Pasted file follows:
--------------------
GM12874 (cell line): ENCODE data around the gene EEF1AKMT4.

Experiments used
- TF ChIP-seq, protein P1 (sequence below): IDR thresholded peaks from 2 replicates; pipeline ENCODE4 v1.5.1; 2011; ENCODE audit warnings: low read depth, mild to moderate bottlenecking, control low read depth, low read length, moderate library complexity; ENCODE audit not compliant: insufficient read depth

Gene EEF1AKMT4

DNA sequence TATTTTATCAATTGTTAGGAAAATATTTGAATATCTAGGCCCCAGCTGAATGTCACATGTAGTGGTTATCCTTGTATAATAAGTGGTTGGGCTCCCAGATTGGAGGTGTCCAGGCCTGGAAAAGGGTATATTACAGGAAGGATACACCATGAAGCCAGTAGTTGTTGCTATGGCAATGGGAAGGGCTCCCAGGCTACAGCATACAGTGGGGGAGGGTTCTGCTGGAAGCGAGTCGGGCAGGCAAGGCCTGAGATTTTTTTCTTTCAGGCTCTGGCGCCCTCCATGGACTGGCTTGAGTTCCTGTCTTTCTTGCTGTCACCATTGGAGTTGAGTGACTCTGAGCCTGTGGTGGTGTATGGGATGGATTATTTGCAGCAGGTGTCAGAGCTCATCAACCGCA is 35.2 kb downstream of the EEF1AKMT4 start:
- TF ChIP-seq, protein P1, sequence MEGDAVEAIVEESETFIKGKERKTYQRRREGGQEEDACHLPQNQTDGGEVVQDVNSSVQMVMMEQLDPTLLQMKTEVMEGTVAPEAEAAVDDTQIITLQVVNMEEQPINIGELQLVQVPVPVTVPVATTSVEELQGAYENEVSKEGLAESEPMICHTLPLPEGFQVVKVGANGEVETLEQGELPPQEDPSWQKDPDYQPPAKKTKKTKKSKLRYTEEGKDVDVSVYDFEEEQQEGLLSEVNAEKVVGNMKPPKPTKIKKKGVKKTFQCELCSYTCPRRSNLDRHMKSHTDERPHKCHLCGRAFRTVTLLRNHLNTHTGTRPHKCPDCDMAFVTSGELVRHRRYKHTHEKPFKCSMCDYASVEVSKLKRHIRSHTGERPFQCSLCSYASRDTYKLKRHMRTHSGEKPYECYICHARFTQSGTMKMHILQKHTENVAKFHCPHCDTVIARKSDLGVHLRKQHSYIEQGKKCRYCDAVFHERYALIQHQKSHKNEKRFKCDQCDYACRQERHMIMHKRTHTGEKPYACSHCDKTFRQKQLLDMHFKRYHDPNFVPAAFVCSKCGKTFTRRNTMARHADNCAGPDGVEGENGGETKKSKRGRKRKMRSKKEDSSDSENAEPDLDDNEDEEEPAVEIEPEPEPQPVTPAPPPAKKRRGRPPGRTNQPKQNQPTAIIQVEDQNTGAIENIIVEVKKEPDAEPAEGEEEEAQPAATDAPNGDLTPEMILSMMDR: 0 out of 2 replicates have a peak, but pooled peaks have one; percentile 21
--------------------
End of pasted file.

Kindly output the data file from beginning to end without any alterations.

GM12874 (cell line): ENCODE data around the gene EEF1AKMT4.

Experiments used
- TF ChIP-seq, protein P1 (sequence below): IDR thresholded peaks from 2 replicates; pipeline ENCODE4 v1.5.1; 2011; ENCODE audit warnings: low read depth, mild to moderate bottlenecking, control low read depth, low read length, moderate library complexity; ENCODE audit not compliant: insufficient read depth

Gene EEF1AKMT4

DNA sequence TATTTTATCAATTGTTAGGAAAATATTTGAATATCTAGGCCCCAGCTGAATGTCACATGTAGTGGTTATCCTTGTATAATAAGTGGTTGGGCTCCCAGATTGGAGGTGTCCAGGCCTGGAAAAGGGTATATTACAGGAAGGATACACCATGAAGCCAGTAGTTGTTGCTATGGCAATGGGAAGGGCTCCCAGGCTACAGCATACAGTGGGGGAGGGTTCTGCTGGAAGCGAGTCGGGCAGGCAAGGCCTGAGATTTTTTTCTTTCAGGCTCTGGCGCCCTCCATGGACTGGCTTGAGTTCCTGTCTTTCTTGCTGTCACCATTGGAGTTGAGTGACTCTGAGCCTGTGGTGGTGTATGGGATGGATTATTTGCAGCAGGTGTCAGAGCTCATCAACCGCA is 35.2 kb downstream of the EEF1AKMT4 start:
- TF ChIP-seq, protein P1, sequence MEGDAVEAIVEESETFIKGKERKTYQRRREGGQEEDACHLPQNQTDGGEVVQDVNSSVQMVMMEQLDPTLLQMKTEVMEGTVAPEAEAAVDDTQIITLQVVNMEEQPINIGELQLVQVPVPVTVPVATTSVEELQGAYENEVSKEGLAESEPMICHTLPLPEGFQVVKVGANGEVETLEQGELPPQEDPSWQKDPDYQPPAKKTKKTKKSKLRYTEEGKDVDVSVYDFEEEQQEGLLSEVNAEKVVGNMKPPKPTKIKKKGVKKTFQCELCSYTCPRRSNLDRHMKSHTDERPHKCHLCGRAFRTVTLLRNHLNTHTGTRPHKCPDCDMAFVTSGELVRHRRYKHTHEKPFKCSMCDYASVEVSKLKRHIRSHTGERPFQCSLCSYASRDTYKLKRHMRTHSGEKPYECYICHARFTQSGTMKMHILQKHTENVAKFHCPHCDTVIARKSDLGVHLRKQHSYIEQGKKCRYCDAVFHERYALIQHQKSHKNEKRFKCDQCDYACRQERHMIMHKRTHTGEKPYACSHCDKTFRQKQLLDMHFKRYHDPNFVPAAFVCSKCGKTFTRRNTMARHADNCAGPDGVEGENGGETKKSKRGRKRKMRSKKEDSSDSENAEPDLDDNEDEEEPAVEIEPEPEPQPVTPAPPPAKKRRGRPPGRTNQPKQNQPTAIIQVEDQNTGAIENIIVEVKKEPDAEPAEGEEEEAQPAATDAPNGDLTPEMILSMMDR: 0 out of 2 replicates have a peak, but pooled peaks have one; percentile 21